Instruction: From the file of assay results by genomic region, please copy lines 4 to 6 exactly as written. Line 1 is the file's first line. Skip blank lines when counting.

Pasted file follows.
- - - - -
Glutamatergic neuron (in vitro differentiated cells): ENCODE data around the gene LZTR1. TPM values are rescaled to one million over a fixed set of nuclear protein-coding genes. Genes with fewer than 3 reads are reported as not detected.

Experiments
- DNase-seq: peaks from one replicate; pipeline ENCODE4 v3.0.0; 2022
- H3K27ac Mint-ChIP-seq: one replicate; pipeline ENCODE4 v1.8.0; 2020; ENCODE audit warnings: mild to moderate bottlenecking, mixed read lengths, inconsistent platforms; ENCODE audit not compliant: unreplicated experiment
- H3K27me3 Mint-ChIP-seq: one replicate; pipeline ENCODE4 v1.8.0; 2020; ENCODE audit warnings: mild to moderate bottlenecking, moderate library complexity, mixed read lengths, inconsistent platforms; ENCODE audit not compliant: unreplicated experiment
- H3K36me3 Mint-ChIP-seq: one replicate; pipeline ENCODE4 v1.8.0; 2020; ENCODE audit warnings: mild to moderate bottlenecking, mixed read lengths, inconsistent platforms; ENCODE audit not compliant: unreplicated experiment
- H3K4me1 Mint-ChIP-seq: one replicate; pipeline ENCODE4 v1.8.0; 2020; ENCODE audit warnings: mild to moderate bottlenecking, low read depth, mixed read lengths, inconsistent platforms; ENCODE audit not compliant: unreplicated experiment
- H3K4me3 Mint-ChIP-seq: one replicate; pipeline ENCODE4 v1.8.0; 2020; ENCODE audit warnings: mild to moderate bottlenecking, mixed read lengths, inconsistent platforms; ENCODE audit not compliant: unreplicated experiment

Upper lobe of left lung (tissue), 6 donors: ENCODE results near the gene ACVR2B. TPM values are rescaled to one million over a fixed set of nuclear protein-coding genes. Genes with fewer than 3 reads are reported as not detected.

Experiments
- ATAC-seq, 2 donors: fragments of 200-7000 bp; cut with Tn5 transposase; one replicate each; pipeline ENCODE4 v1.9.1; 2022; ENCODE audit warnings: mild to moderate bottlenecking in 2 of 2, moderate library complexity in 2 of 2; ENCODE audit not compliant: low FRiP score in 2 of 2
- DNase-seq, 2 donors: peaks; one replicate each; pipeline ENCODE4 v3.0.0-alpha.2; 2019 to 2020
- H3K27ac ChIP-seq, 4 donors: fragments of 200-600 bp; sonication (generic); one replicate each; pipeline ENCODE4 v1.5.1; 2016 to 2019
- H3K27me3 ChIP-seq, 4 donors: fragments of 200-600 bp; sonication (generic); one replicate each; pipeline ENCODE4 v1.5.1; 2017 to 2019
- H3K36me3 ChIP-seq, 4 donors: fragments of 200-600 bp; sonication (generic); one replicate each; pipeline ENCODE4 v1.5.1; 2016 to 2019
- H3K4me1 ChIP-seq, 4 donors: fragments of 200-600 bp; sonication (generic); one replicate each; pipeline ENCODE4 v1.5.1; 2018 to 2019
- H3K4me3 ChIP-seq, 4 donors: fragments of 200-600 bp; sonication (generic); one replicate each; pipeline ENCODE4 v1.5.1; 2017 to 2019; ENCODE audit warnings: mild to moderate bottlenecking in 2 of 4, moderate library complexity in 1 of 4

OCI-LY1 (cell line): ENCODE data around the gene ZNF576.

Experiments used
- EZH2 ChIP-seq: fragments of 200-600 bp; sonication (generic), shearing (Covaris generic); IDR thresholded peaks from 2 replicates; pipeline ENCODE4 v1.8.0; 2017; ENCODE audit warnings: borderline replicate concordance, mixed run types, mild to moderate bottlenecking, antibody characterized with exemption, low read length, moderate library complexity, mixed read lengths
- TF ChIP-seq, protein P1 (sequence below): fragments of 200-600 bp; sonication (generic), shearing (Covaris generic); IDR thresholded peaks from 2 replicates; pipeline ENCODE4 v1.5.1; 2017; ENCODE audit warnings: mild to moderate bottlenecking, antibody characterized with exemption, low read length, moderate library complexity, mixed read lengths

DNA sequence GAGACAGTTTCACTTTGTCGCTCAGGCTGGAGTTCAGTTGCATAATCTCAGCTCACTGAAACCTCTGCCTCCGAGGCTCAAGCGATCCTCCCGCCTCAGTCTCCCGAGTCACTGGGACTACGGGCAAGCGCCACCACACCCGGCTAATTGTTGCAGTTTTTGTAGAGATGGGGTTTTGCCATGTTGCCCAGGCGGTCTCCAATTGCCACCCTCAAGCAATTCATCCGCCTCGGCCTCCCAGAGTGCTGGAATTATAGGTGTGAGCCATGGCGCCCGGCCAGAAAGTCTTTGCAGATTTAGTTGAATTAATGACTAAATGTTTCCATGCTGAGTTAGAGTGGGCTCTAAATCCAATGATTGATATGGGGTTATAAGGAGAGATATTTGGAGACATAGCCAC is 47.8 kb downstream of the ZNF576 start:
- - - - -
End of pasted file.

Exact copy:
- H3K27ac Mint-ChIP-seq: one replicate; pipeline ENCODE4 v1.8.0; 2020; ENCODE audit warnings: mild to moderate bottlenecking, mixed read lengths, inconsistent platforms; ENCODE audit not compliant: unreplicated experiment
- H3K27me3 Mint-ChIP-seq: one replicate; pipeline ENCODE4 v1.8.0; 2020; ENCODE audit warnings: mild to moderate bottlenecking, moderate library complexity, mixed read lengths, inconsistent platforms; ENCODE audit not compliant: unreplicated experiment
- H3K36me3 Mint-ChIP-seq: one replicate; pipeline ENCODE4 v1.8.0; 2020; ENCODE audit warnings: mild to moderate bottlenecking, mixed read lengths, inconsistent platforms; ENCODE audit not compliant: unreplicated experiment